The Anthony Powell Costume Drama: Do You Need to Read the Books?

I wish I had this set.

I asked two weeks ago, “What costume drama do you recommend?”  I decided to watch A Dance to the Music of Time, which is based on Anthony Powell’s 12-book masterpiece.  I keep resolving to reread the books first, so I’ve never made it through the entire TV series.  (I’ve already read Dance thrice.) This time I’m jumping ahead to the next disc.  Whyever not?

I first came across Anthony Powell’s novels at a used bookstore in Silver Spring or Bethesda.  I had a  prestigious low-paying job, intended for rich men’s wives, and I could barely pay the bills.  My single colleagues and I huddled in shared houses and dined on Happy Hour snacks at Houlihan’s.  Powell’s characters went to Casanova’s Chinese Restaruant or The Merry Thought, and had never heard of Houlihan’s.  

A Dance to the Music of Time is often compared to Proust’s Remembrance of Things Past,  but I just don’t see it:  it’s too humorous. It reminds me more of  Evelyn Waugh’s Brideshead Revisited and Sword of Honour.  As I get older, I see the Proustian poignancy of Powell’s work, but I really enjoy it for the wit and satire.

The TV adaptation is close to the books:  both chronicle the life of the narrator-writer, Nick Jenkins, from his interwar boyhood through the 1960s.  Powell introduces Nick in his interwar schooldays, follows him to the university (Oxford or Cambridge, I can’t remember), then through a whirlwind of society parties, and  into the army during World War II.  I don’t remember what happens after that:  hence the need for a rereading, or at least the TV series.

Widmerpool (Simon Russell Beale) and Nick (James Purefoy) in “Dance”

In the TV series, I am most impressed by the actor James Purefoy, who is perfect as Nick. We see him outgrowing the snarkiness and cruelty of school friends; his crushes and complicated love affairs; his eventual professional success; and his ambivalence toward Widmerpool, once shunned at school for wearing an unfashionable raincoat (called “a Widmerpool”), but now rising in the world.  Ironically, Widmerpool climbs the social ladder while Nick’s witty rich friend Stringham descends into alcoholism and poverty. 

The main difference I’ve noted in the TV series is that some of the wittiest dialogue is given to Nick rather than to the characters who speak it in the books.

By the way, the title  A Dance to the Music of Time is a reference to Poussin’s painting of the same name.  The painting reminds Nick of the seasons of life and of his connection to people through time:  he meets the same old friends over and over as the years pass. 

You get the feeling that London is a small town.

4 thoughts on “The Anthony Powell Costume Drama: Do You Need to Read the Books?”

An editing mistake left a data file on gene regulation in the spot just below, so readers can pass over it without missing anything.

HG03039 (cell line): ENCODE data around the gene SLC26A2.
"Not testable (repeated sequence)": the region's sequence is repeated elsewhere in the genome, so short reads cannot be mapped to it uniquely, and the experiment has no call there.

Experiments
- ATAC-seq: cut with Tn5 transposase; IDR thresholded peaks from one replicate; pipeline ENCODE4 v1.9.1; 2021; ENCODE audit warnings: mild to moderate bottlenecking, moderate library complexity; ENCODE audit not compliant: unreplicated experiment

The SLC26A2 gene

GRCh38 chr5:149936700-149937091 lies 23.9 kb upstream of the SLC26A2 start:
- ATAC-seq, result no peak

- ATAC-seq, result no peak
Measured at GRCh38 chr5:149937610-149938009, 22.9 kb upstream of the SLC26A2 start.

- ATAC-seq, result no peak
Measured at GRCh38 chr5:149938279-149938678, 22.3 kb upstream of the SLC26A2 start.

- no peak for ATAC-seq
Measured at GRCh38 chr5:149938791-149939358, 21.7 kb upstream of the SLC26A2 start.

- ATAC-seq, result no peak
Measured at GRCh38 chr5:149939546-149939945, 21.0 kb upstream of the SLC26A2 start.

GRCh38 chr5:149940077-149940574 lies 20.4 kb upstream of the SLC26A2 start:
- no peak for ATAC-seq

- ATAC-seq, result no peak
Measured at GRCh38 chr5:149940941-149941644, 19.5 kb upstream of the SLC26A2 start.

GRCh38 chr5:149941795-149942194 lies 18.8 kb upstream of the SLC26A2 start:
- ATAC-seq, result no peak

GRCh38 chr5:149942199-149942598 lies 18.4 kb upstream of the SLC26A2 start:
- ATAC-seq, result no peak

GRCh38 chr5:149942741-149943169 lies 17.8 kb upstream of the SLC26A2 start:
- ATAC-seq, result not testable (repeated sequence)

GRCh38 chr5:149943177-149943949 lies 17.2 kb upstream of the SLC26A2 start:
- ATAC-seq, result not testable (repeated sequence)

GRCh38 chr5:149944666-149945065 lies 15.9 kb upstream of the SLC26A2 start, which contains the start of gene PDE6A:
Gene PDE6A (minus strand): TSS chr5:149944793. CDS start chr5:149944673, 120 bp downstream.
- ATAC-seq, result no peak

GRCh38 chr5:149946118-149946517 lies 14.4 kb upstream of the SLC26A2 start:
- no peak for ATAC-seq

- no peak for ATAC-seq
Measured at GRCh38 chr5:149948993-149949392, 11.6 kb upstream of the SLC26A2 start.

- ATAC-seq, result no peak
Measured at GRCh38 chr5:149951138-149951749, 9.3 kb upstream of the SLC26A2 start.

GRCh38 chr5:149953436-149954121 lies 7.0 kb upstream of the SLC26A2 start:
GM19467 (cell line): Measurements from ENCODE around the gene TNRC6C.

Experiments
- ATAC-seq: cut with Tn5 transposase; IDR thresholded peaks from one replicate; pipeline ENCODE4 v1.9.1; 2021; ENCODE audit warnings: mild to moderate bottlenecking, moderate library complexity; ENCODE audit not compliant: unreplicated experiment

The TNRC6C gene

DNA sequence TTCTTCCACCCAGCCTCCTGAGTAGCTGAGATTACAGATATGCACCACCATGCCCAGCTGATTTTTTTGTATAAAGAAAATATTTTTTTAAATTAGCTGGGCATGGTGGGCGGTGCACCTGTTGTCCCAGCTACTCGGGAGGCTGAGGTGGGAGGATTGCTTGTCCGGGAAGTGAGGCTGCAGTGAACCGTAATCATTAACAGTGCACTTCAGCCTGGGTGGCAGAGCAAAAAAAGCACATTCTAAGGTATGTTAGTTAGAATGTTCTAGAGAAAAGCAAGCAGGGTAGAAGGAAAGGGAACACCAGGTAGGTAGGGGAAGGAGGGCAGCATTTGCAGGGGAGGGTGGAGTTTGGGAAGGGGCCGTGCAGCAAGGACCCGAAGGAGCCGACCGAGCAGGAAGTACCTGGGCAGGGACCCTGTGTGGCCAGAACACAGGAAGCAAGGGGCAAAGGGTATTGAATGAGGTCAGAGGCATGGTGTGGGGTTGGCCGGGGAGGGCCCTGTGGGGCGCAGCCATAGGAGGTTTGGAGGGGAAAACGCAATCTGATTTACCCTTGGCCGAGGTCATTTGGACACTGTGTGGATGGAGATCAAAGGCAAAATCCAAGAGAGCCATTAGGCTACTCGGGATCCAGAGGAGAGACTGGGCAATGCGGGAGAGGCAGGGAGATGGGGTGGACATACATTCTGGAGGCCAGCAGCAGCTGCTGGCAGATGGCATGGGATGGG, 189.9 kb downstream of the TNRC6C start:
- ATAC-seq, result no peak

1. I started through the books some years ago and bogged down around volume 6 or 7. I have been afraid to go back to finish because I won’t remember who are the characters are, yet don’t want to start over from the beginning. Mostly I enjoyed the satire and Widmerpool was actually gradually winning my sympathy. He had only his ambition, but he took a lot of satisfaction in that.

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    1. Yes, the TV series is great, but there are SO many characters that It would be best for me to reread the books. I seem to be mixing up all the actresses. I can’t tell Barbara from Jean. That’s a disadvantage. It’s a dilemma.

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  2. Absolutely you need to read the books — if you want to understand the actual content. There are many film adaptations where the film is actually better than the book. Yes. Or just as good but in another medium of art so different. That is not the case with this film. Powell’s books are like Proust – you revel in the style and in the long drawn subtlety of the psychology of people as created through intimate social contact and the narrator’s perceptions. Much of this is totally lost in this film. Among the central problems is it’s too short and won’t use what is available in film techniques as substitutes: flashbacks, voice-over, montage.

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    1. I do love the books, but it’s been a while, and in the tv series I keep confusing the elderly artist Deacon With a florid Edwardian writer. And there seem to be several lovely actresses who are indistinguishable. That’s why I probably should reread the books. To understand the tv series! Sent from my iPad

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